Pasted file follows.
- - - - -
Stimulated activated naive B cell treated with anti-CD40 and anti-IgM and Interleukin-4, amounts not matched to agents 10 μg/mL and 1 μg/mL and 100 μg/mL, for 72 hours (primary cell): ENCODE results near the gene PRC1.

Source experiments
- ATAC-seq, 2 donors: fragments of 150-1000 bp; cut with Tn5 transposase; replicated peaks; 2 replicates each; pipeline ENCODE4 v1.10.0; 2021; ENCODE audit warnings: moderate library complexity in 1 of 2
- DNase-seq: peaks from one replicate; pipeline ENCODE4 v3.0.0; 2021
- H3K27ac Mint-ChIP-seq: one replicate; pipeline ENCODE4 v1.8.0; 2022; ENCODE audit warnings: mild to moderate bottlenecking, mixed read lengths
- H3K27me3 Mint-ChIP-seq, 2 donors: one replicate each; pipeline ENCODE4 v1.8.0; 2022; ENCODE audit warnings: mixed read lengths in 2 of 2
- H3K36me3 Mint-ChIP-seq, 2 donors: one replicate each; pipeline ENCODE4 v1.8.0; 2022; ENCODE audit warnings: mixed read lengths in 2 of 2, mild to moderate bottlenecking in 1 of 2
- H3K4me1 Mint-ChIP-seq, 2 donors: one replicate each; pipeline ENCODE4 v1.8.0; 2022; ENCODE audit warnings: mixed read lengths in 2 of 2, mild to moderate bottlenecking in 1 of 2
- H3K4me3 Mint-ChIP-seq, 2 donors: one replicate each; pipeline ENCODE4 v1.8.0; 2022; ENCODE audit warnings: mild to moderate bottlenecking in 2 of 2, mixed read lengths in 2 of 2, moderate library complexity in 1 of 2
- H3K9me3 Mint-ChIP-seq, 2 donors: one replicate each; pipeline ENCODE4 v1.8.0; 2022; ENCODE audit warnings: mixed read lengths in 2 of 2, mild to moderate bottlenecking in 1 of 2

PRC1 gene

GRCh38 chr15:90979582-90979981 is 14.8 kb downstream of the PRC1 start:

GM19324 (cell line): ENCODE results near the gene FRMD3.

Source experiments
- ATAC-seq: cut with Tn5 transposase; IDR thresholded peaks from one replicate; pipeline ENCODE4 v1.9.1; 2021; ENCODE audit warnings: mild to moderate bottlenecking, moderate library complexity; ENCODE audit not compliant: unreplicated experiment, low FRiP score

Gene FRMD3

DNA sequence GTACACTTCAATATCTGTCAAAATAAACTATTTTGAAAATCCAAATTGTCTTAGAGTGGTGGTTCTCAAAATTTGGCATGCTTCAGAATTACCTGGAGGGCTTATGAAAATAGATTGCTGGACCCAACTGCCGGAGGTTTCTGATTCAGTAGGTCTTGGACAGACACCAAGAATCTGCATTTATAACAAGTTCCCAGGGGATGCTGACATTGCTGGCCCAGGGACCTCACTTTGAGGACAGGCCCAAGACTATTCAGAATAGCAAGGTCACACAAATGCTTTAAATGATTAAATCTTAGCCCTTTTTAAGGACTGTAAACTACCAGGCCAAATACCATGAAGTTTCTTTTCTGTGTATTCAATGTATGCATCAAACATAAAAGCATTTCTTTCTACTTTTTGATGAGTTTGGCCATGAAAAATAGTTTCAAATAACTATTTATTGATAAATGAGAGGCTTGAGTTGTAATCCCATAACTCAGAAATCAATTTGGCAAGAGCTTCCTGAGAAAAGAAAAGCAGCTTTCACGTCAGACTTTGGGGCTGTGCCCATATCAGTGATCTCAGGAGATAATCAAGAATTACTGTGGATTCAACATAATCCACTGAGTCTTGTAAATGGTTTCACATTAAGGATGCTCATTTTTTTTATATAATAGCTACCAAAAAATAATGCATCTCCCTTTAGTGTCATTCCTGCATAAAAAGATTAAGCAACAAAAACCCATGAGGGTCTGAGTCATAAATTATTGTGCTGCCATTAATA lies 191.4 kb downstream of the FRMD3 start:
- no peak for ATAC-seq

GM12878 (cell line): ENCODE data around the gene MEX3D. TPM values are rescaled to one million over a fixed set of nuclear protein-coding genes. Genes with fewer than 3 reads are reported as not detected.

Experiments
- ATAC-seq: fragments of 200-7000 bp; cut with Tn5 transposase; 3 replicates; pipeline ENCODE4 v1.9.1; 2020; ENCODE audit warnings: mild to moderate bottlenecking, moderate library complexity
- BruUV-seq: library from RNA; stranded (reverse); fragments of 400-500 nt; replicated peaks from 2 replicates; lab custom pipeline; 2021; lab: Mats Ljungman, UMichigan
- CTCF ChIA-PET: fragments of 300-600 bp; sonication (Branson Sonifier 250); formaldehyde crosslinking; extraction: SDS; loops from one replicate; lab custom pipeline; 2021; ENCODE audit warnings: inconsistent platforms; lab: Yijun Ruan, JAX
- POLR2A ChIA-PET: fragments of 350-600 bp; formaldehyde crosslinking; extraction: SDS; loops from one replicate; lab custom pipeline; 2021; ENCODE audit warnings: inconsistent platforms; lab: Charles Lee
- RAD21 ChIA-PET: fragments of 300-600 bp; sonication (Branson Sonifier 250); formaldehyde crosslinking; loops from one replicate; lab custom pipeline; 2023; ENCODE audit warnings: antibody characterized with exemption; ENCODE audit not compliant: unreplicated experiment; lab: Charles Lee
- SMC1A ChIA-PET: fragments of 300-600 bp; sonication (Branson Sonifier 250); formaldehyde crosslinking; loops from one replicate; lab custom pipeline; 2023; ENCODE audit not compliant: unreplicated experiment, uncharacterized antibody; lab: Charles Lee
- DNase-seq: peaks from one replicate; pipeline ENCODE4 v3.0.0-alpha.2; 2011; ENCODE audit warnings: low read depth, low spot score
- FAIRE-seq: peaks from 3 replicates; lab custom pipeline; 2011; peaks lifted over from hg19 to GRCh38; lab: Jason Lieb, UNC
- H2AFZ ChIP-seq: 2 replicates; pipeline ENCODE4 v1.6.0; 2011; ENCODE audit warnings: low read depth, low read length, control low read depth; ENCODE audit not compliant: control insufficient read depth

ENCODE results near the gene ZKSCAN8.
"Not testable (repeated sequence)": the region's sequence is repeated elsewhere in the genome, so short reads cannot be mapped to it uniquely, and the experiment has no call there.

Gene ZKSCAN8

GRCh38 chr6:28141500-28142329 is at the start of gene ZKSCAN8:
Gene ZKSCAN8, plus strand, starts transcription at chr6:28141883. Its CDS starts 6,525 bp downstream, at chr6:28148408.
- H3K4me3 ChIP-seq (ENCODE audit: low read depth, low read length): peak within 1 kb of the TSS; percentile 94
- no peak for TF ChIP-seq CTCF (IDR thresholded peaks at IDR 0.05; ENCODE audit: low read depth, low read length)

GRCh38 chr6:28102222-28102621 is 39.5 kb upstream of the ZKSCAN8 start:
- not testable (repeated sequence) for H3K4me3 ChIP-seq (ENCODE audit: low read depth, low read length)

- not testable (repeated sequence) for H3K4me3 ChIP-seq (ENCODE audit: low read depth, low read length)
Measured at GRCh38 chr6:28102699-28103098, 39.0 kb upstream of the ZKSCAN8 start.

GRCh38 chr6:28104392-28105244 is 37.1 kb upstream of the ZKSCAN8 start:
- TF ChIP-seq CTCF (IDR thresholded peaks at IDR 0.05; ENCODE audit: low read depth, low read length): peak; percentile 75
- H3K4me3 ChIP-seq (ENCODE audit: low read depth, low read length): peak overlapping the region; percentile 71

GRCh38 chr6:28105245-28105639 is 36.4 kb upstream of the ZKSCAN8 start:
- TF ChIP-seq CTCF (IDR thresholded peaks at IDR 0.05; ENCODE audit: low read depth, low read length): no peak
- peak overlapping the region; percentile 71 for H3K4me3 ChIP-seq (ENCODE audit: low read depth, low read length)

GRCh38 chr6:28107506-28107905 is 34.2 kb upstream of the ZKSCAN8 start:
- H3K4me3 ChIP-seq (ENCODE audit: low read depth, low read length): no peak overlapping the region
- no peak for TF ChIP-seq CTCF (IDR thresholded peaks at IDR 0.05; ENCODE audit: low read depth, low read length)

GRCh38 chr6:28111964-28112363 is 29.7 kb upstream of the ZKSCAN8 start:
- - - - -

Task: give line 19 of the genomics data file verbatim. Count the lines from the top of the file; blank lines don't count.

GM12878 (cell line): ENCODE data around the gene MEX3D. TPM values are rescaled to one million over a fixed set of nuclear protein-coding genes. Genes with fewer than 3 reads are reported as not detected.